By Jenny Windom, Rubicon International
I have the lucky job of being a dance teacher: I get to combine my love of education and my students with the passion I have for dance. While dance and classroom teaching have some major differences, I’ve found that there have been many lessons I’ve learned while teaching dance I’ve been able to bridge into my classroom practice. Here are a few:
Remember Your History
Teach dance within the context of the time period and culture from which it was developed. If you miss that, you miss the point of the dance. “House” electronic dance music, for example, stemmed from Chicago in the 80’s and 90’s, fusing tap, African, and hip hop (to name a few influences). Knowing this historical context allows students to get the feeling of the dance, and why it came about. The same goes for classroom content: provide context for your students to fully develop an understanding of the topic at hand. How was the plot of The Hunger Games been influenced by media and world events in the past decade? What makes pi so special? Providing that background can assist students in their overall understanding.
Try it out: The Rock & Roll Hall of Fame Museum website features Digital Classroom resources for the 1950’s, 1960’s, and 1970’s.
Practice the Basics
You can’t just throw choreography at dancers– they need to have fundamentals down before advancing to more complex steps and movement patterns. As teachers, we sometimes get excited about teaching the more advanced and nuanced content, forgetting that students need to have time to practice the basics so they can really understand and apply the more complex information.
Try it out: In this TED talk, drummer Clayton Cameron breaks down different genres of music by their mathematical beats.
When leading improv exercises, I always tell my students to “get weird”. We do an exercise where we try to figure out all the ways we can dance, while emphasizing just one body part: a finger, the curve between your ear and your collarbone….this can lead to some odd ways of moving. But it’s good! When you push yourself and make weird things happen: that’s when magic occurs. Make sure when learning, students know that they should try to apply their knowledge in various ways. Try to ask the odd questions. You never know when something you’re wondering about leads to a better understanding of your own learning.
Try it out: “Use dancers instead of PowerPoint,” John Bohanno argues. In the video below, he teams up with The Black Label Movement to help explain molecular biology. Check out more videos from his “Dance Your PhD” contest.
The greatest gift an art teacher, or any educator, can give a student is the gift of applying knowledge in their own way. While my students need to know the basic steps and techniques, and need to learn choreography, they also need to know how to dance like themselves. It takes a certain fearlessness to trust your own body, understand how it moves, and let it do it’s thing. Same in any content area. Have your students apply their knowledge in ways that they see fit. In writing? Allow them to write in genres that they desire. In Art? See what they’re motivated to create? Science or social studies? Find ways to integrate student choice and interest in projects. Your students will appreciate and enjoy learning, and you will get to see them become more confident in experimenting and trusting themselves.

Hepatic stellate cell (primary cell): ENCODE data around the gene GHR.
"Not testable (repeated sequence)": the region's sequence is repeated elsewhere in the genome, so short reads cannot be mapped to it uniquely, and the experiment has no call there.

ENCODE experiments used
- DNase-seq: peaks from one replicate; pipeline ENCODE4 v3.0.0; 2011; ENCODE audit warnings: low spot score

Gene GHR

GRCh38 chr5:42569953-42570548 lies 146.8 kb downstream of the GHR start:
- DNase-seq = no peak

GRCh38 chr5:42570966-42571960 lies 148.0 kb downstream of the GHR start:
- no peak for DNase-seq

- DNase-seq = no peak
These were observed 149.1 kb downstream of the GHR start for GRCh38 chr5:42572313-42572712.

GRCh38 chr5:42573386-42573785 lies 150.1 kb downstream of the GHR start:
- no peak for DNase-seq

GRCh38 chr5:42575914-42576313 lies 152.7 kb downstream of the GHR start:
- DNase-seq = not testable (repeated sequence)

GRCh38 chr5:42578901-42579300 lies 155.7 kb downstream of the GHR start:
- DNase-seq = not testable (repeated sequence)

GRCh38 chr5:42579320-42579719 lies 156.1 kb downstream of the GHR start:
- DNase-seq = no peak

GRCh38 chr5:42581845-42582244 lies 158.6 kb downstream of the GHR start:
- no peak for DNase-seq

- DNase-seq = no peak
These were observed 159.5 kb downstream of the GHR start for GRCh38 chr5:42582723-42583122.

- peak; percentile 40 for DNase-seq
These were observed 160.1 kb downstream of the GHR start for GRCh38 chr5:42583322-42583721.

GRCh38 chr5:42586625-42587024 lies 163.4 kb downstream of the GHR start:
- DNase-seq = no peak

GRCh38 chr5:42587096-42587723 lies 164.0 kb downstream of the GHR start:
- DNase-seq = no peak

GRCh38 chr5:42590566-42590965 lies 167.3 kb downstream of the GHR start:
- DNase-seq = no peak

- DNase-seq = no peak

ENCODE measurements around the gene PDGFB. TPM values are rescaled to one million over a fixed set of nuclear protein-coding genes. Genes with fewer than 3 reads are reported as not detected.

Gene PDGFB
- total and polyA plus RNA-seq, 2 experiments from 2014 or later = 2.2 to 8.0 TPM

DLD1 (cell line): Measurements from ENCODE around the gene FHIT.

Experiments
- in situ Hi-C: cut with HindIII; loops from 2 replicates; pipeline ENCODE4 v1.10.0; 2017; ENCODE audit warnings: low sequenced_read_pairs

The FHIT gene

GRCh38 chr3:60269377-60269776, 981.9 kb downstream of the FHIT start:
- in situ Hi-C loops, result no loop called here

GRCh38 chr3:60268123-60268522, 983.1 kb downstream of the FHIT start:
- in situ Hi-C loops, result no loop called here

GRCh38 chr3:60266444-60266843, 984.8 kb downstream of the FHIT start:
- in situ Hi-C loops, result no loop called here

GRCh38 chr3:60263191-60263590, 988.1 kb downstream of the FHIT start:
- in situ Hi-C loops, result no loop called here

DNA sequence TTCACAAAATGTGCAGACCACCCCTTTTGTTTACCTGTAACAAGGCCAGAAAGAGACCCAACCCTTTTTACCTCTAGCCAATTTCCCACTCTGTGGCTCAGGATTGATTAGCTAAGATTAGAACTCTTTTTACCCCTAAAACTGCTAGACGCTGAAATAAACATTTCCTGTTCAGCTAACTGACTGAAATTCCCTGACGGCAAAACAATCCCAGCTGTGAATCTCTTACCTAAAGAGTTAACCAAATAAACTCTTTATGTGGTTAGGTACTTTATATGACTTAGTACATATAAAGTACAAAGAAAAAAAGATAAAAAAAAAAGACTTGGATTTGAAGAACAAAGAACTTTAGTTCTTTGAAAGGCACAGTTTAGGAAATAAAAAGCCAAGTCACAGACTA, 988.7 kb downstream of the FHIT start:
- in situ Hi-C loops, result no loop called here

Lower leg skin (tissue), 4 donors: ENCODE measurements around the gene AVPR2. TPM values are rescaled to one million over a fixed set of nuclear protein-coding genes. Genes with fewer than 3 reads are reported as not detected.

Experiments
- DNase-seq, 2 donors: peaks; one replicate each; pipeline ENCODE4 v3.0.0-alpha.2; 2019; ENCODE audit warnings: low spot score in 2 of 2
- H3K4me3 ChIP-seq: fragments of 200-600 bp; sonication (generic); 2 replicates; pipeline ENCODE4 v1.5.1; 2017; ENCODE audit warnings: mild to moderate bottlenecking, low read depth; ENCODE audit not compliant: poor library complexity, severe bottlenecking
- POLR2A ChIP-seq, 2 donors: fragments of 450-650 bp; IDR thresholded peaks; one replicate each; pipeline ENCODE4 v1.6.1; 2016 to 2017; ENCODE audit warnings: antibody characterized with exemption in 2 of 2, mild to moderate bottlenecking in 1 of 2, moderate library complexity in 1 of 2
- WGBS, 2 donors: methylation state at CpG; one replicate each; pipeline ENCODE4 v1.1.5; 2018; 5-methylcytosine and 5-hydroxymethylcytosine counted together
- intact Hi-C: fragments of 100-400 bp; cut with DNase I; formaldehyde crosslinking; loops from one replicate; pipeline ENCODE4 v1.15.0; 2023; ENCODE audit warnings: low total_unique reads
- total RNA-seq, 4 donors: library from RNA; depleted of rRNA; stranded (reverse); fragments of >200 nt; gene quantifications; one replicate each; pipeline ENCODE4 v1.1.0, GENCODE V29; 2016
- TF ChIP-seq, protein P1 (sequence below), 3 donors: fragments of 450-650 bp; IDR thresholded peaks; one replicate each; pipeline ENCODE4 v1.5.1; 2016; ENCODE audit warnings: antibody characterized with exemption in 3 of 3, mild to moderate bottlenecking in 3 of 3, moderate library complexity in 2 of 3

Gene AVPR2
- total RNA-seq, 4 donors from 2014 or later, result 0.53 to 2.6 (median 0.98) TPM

Try it out: Mindset Works® provides classroom strategies to foster a growth mindset. Check out their free resources here.
Keep It Fun
Okay, this one seems obvious and simple, right? Yes and no: we tend to emphasize the “fun” of our classroom activities, but not always the fun of our personalities. This doesn’t mean you have to have a song and dance everyday for your student (although I tend to try and amuse my students with my interpretation of the latest “cool” dance move); it can be something as simple as sharing your personal interests with your students, or sharing a fun YouTube video. Let students select an appropriate genre of music to play during work time. By keeping your classroom lighthearted and fun, they’ll want to come just to see you and what you may share with them… and they won’t even realize how much they’re learning.
Try it out: If you need a two minute wiggle party to get students out of their desks and show your silly side, we recommend these videos from GoNoodle.
Hopefully these tips help remind and inspire you to have fun with your students while still providing them with the context, foundation, and attitude to succeed. At the very least, maybe you’ll now have a chance to show off your sweet dance moves during a classroom wiggle party break.
Ready to get started? Check out the Kennedy Center’s Educator resources. They’ve got lessons ranging from analyzing the mythology of Egypt through movement and the math of creating choreography to fool-proof ways you can bring different dance styles and movement into your classroom!